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Education Opinion

Jeb Bush, the Common Core, and 2016

By Rick Hess — April 07, 2014 4 min read
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A “Jeb Bush for President” boomlet is heating up, and for good reason. Amidst what’s shaping up to be a crowded field of intriguing candidates, he may offer the most impressive package of accomplishment, gravitas, people skills, policy smarts, and ready-made political machinery. That’s why Bush has been getting close attention of late from national columnists like George Will.

For those interested in schooling, a potential Jeb Bush candidacy is an altogether good thing. Keep in mind that, for more than a decade, Jeb Bush has been the Right’s unquestioned champion of school reform. During his two terms as Florida’s governor, he earned a reputation for his ambitious, transformative education agenda. Since leaving office in 2007, Bush has extended his legacy. He launched the influential Foundation for Excellence in Education. He has been the go-to mentor for GOP governors on education and a leading proselytizer for digital learning. Bush’s knowledge of education dwarfs that of anyone else in the field. Even if you disagree with him, a Jeb Bush candidacy ensures that education will get its fair share of attention.

Now, all that said, a Bush candidacy could also face a fascinating complication from the Common Core. Will noted this last week, when he observed that Bush’s bold stance on the Common Core and on immigration reform could put him crossways with the GOP base. What to make of all this? Especially in a crowded field where small advantages or disadvantages could turn out to matter a lot? Well, we can look back to recent GOP contests for some insight.

In the run-up to 2008, Mitt Romney’s record on health-care reform was thought to be a hole card that would give him a record of conservative-minded accomplishment in the primaries and a patina of can-do bipartisanship in a general election. Things looked profoundly different in 2012, after Obamacare turned a seeming asset into a primary-season liability. Romney ultimately had to spend a lot of time and energy trying to mend fences with the base.

Bush could face something similar with the Common Core. If he runs, it’s long been assumed that his support for accountability and choice would be a big boost in the primaries and that Florida’s track record would be a major asset in a general-election bid. Yet in the past year or two, Bush’s firm support for the Common Core standards has threatened to transform education from an asset into an albatross.

Now, keep in mind that politics is a funny business. Depending on how the Common Core fight evolves between now and 2016, Bush’s firm support could be seen as brave and farsighted. It’s also possible that, even if it’s a hindrance in the primary, his stance could prove appealing to independents and centrist Dems.

It might seem astonishing that an attempt to modify K-12 reading and math standards has become a political football. After all, conservative activists have plenty of other issues to keep them occupied, such as health care and the IRS. And conservatives have long championed more rigorous standards. But skeptics are raising questions about the actual rigor of Common Core -- and a bigger complaint has been that Common Core allows the Obama administration to aggressively push its way into state and local decisions about schooling. In using its Race to the Top grant program and waivers from No Child Left Behind to promote Common Core, the Obama administration has opened the door to increasing federal influence over what gets taught and tested in schools. Uncle Sam’s long track record of stumbling down slippery slopes raises fears that the administration is seeking to duplicate in education what it has done in health care.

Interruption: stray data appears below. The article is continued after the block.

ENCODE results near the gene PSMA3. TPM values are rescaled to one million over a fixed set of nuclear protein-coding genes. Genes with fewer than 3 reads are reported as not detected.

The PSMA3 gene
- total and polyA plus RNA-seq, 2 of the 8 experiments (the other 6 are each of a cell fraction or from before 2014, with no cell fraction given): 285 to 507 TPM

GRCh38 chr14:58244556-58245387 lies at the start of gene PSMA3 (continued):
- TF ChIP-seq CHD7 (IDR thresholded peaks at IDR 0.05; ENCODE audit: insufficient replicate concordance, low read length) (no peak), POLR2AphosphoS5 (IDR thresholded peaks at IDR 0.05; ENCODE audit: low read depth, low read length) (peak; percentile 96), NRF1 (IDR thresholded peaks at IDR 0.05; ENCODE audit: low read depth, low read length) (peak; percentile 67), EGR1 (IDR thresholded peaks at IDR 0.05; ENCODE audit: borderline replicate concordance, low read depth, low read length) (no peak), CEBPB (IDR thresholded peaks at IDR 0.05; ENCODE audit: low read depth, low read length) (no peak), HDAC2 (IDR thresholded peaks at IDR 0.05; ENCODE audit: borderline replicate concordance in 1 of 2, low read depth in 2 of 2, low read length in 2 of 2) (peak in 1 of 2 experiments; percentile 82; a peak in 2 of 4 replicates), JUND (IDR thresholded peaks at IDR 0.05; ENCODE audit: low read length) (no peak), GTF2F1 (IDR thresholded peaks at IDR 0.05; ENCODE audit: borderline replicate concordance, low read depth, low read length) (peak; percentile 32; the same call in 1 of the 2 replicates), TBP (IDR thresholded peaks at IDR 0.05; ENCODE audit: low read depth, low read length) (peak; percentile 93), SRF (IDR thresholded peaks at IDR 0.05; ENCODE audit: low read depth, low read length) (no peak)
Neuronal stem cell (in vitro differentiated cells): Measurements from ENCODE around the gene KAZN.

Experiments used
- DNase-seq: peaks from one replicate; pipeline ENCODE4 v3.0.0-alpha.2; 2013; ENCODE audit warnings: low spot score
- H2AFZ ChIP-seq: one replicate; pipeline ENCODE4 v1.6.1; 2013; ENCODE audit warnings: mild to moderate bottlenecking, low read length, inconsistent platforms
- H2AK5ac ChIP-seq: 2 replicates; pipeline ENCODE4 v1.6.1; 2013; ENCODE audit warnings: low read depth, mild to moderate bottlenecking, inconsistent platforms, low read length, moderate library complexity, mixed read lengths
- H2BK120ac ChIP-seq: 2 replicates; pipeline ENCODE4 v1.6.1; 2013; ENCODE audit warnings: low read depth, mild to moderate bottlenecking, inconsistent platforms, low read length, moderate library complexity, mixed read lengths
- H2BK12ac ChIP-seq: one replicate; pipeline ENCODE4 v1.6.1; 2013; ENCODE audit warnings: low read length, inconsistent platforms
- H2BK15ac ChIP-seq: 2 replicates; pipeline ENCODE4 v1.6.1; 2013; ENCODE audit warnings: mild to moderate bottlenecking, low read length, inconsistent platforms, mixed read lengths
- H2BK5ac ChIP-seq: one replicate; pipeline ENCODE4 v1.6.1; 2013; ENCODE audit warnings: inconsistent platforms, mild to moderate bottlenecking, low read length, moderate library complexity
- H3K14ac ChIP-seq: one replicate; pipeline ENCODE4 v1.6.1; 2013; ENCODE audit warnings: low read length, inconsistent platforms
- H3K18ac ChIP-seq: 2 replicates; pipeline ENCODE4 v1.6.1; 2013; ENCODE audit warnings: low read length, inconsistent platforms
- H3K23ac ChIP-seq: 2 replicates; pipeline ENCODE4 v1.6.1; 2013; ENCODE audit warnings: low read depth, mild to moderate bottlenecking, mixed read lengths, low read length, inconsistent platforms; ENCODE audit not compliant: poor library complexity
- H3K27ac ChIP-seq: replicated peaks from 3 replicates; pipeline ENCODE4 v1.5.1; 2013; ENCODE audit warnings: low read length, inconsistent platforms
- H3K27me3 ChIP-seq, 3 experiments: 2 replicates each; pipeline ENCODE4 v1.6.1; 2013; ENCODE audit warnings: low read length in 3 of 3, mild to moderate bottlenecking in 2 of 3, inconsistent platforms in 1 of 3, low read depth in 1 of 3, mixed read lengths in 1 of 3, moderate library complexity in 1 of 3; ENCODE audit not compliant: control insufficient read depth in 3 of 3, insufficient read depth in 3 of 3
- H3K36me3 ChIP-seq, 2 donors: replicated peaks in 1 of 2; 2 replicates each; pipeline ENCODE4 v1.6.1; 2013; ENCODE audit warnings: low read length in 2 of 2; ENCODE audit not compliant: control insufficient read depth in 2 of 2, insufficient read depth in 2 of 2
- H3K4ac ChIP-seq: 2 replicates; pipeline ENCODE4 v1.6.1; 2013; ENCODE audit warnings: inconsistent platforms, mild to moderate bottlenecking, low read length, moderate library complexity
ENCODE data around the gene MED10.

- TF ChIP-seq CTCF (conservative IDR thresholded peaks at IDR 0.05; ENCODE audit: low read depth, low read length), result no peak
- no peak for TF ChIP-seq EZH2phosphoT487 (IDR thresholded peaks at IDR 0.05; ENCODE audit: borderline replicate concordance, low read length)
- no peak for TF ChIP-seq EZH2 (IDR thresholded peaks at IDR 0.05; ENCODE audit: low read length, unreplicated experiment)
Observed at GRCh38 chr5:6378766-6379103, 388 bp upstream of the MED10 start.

While reasonable people can disagree about the quality of Common Core and its likely impact, Bush has made a serious case in its behalf. He has noted that common standards will allow schools and providers to focus on excelling against a common yardstick, instead of rewarding those able to game 50 different state education bureaucracies.

Bush’s challenge is that he has thus far failed to reassure conservatives that he takes seriously their concerns about federal overreach when it comes to the Common Core. Last summer, when the House Republicans included a provision in their new version of No Child Left Behind that would have prohibited the federal government from meddling in state standards, Bush was silent. In contrast, he has often seemed the Common Core’s emissary to the GOP. While he’s pitched Common Core to the Right, he has not publicly defended conservative concerns to his Democratic allies.

Without such pushback, the Obama administration, full of enthusiasm and unconcerned about an expanding federal role, has been only too happy to wade into this nominally state-driven exercise through Race to the Top and NCLB waivers. Indeed, the 2012 the Democratic platform credited Obama with having been the driving force behind what’s theoretically a state-based, nonpartisan enterprise. Bush allies frantically worked back channels to try to dissuade the Obama camp from such public boasts, explaining how it was coloring the effort in partisan hues. Their appeals fell on deaf ears, and Bush chose to remain silent after the fact.

In a crowded 2016 field, education could and should be a critical asset for a potential Bush candidacy. What happens with Common Core over the next 24 months will determine whether it is.

The opinions expressed in Rick Hess Straight Up are strictly those of the author(s) and do not reflect the opinions or endorsement of Editorial Projects in Education, or any of its publications.